I think one thing we’re gonna be really [00:27:00] investigating is how can we leverage our infrastructure partner up with other maybe AV testing providers, but give it in a way much like we did for GASB functions, where this is integrated into your application. So I just wanna say thank you for having me today.

This was really fun. I know we talked about a lot of things and we can talk about them more. You can always find me on Twitter at a IER. And yeah. Thank you.

Sean C. Davis: All right. A thank you so much. What a great presentation. Thank you for all of those cat and dog snuggles. Amazing. I forgot to mention before we got started here, that if you have any questions for a drop them in the, ask a questions little panel at the bottom of your screen I have a handful.

I would, that was super interesting to me. Let’s start let’s start with the jam tax. I hadn’t heard that term. I, but I find that I find it really interesting. I was hoping you could talk a [00:28:00] little bit more about that for our attendees. Like why is it? Yeah, so exciting. And in a lot of cases really may maybe simple even to get started with the JAMstack, but what is it that makes it more complicated to scale and maintain O over.

Abhi Aiyer: Yeah. When applications start out in the jams stack, maybe they have single data sources. Let’s just say you were building a WordPress site and you’re just starting out. You’re creating posts and pages, but after a while you’re publishing your blogs for a year or you’re publishing new content for a year.

You’ve accumulated content, different content models. Images, which is a big one, tons of images, I’m sure. And any other media, and after a while, you’re having different items that are crosslinked within different pages. Everyone’s built a similar articles component. I’m sure. So once you have this big data graph, Because it’s not just your data from your [00:29:00] CMS.

Now, you’re like in the world of you have posts have authors may have many posts and that scales so plenty of numbers you start changing an author’s name. Now you’re updating a hundred thousand pages, right? Cause they are a popular author. You start changing certain pieces of data that are found on many other page.

A great example is like the nav bar, your nav bar is everywhere on all of your pages. You change an item there. Now you’re building every page on your site. So that’s where the jam tax comes in or that’s where starts to feel noticeable is because you’re starting to build an application like you should.

It’s all making sense. Like none of this doesn’t make sense. It’s just the time that it takes to go and build all those things. Plus you want responsive images, different image, formats different thumbnails and different screen size. You can just imagine the Cru gets built up. It’s not even crushed.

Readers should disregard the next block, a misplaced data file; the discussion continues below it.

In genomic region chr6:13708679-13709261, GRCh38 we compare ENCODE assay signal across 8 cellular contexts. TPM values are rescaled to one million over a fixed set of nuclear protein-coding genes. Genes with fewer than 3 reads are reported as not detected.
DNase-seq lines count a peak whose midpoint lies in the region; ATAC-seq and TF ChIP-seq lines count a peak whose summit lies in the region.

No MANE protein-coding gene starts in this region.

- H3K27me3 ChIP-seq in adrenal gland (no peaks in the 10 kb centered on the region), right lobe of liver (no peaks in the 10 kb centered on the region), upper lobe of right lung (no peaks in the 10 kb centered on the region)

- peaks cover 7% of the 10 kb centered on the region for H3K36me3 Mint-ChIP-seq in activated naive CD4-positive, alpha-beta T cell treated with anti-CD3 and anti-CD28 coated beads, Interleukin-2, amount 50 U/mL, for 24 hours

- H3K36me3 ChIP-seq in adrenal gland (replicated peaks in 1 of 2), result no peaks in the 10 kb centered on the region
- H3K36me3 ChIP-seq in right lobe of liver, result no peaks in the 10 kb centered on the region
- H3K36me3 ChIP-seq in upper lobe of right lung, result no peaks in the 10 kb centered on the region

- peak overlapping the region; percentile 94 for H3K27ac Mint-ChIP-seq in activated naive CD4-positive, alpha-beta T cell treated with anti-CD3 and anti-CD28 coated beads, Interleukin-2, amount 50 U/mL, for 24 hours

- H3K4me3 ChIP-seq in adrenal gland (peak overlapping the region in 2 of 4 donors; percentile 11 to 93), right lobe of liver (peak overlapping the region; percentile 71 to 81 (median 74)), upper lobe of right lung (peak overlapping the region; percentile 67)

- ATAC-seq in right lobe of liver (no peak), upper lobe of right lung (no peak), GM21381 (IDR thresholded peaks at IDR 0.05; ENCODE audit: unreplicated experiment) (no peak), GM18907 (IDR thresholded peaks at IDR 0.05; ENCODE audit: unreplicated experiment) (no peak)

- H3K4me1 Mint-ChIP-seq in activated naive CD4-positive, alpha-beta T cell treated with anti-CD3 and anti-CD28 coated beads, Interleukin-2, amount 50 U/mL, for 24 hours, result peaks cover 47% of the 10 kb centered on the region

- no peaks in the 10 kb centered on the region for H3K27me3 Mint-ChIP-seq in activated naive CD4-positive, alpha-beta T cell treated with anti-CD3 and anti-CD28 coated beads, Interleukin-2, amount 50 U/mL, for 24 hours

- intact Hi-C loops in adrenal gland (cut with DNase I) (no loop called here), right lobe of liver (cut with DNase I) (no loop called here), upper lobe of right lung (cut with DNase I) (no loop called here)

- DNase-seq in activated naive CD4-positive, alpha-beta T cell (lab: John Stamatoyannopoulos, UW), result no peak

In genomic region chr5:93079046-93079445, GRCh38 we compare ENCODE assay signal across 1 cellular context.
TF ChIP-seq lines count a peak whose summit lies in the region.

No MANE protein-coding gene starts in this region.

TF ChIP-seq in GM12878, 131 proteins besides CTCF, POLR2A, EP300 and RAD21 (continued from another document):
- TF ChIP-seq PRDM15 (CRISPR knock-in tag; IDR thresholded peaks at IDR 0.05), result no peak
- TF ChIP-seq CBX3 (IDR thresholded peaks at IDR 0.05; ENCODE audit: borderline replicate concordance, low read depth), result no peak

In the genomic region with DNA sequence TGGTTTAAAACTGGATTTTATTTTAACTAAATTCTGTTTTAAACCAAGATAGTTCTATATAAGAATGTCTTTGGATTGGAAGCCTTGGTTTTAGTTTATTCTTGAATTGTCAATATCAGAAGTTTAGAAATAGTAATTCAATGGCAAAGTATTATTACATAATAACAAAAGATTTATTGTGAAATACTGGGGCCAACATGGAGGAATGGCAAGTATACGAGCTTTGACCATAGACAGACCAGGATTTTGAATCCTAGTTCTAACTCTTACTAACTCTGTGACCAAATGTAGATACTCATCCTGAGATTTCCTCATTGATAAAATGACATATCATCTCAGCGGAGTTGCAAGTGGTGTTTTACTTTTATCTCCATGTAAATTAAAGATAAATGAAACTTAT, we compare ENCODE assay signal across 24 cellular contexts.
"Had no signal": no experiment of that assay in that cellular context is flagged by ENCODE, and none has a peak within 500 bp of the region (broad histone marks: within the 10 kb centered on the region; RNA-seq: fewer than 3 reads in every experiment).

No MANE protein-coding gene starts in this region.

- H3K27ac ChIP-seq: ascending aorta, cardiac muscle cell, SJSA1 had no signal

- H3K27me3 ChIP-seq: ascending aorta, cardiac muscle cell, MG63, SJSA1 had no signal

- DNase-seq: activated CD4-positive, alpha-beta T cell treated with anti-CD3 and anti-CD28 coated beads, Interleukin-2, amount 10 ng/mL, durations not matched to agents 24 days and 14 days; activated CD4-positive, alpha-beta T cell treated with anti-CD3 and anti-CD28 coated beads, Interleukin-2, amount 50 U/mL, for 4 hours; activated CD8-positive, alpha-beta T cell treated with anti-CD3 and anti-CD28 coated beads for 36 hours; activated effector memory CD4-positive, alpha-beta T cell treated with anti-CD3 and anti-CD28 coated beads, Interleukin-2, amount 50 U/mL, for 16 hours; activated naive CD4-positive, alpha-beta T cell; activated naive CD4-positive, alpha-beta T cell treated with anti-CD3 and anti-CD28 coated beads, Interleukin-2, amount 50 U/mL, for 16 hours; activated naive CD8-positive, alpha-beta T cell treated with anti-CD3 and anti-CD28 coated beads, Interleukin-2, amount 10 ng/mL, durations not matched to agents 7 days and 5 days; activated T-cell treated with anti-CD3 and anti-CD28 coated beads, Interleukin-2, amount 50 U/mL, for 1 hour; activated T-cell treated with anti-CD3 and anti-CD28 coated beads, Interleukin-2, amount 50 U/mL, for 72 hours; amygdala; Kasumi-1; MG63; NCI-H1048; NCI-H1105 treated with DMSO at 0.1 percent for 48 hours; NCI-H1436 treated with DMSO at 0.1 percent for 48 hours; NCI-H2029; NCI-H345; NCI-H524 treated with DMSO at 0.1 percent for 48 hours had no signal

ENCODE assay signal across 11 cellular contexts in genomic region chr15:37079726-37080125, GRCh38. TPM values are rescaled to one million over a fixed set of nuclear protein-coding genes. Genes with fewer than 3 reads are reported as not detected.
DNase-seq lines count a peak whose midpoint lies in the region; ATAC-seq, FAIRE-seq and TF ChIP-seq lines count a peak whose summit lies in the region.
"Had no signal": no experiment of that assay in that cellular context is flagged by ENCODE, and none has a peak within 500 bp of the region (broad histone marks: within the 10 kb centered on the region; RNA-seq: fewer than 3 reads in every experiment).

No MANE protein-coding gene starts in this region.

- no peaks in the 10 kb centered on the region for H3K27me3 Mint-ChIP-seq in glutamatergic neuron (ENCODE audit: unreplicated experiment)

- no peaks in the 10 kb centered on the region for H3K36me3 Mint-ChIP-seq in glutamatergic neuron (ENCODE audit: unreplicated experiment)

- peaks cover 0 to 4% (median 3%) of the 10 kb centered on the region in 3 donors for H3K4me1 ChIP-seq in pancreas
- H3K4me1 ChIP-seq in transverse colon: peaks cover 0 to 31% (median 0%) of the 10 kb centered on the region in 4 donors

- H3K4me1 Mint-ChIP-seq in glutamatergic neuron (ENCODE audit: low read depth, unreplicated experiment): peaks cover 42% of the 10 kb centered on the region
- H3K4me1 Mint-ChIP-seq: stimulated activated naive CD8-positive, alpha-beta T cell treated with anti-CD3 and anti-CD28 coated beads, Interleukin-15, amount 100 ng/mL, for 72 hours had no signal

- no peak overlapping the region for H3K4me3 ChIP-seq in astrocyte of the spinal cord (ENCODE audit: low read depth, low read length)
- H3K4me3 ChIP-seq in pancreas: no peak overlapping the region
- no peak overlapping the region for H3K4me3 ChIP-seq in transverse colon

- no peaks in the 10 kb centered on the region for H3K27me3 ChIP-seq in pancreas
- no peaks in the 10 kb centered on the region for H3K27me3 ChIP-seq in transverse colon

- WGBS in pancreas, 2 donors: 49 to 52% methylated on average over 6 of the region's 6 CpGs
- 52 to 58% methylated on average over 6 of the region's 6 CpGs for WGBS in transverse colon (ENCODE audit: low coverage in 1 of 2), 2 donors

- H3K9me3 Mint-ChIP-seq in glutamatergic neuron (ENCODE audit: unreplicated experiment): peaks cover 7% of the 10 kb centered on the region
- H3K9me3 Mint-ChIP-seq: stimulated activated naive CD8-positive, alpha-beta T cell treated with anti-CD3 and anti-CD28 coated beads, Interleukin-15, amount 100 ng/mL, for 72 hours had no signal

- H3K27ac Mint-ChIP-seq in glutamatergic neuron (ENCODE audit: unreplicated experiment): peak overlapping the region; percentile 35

It’s just the complexity grows. And now you have this big tax paying. Okay.

Sean C. Davis: That’s yeah. That, it makes a lot of sense. And you [00:30:00] mentioned in your in the SSG portion that it used to be the way that you would build a hundred thousand page website and you would be waiting a long time for that to build.

So it seems. DSG in Gatsby’s terms is a good answer to that. What I’m curious about is what would you consider? What’s the technically the difference between DSG and SS SSR with Cing enabled?

Abhi Aiyer: That’s a great question. So there isn’t much of a difference except the latency that you may have in the, on the first runs of these things.

I think for us, like DSG is a GA, like I, I mentioned this in the talk, but we’re trying to do things the Gatsby way. So meaning like how would this fit into our framework. And so we have like with DSG, we, you get access to Gatsby’s data layer and it’s a first class citizen. Therefore like the querying of the data for the page is a lot [00:31:00] faster.

And then with SSR, it’s still similar to this, but you’re gonna have to then maintain the cash policies and stuff for pages that, It’s you’re putting more onus on the user to figure out how the applications should behave. So if it’s a pure static page and the data is relatively static, then if you’re using DSG or SSG, And Gatsby, like you’re gonna get these common best practices for dealing with those file types, HTML JS O what’s the max age, are they immutable, mutable.

And that’s where the that’s where the CDN plays in. And with SSR the data’s for more that’s, Ever changing. You could do the same kind of business. Like I’m not against it, but we’ve built this certain mode to serve that need. And we’ve outlined that the SSR piece is for a different use case.

Sean C. Davis: Okay. So in, in both cases your goal is the same. You’re trying to [00:32:00] optimize the performance and get the content to the user as quickly as you can. But the, how a developer maybe should think about the difference has more to do with the. Maybe the frequency at which the content is changing.


Abhi Aiyer: that what you would say, correct? Correct. It’s definitely about content frequency. Cause the most expensive part is updating content and if it never changes, then we should never do any work to change it again. And with SSR, you leave yourself open for a cash bust and then having to do work unnecessarily.


Sean C. Davis: makes sense. Okay. We actually get, we’ve got a question here from Steve that says is Gatsby cloud running on an existing cloud service, such as AWS perhaps enabling Gatsby cloud functions to integrate with other AWS work that we’ve done.

Abhi Aiyer: Our platform is actually on Google cloud. We partnered up with them almost three years ago.

Our cloud function environment is run [00:33:00] through something called K native and using Antos. It’s called Google cloud Antos cloud run for Antos. I’m sorry. It’s so many words in all the products these days. So we do that there users who are rolling their own. It’s you could deploy GA V cloud functions to your S3.

It’s not something that we’ve written for you, but people like people in the community have already started to do that. There are a lot of self hosted individuals out there that we’ve helped them figure that out. I would also recommend against it because, we have all the monitoring logs, everything set up for you, and it’s really.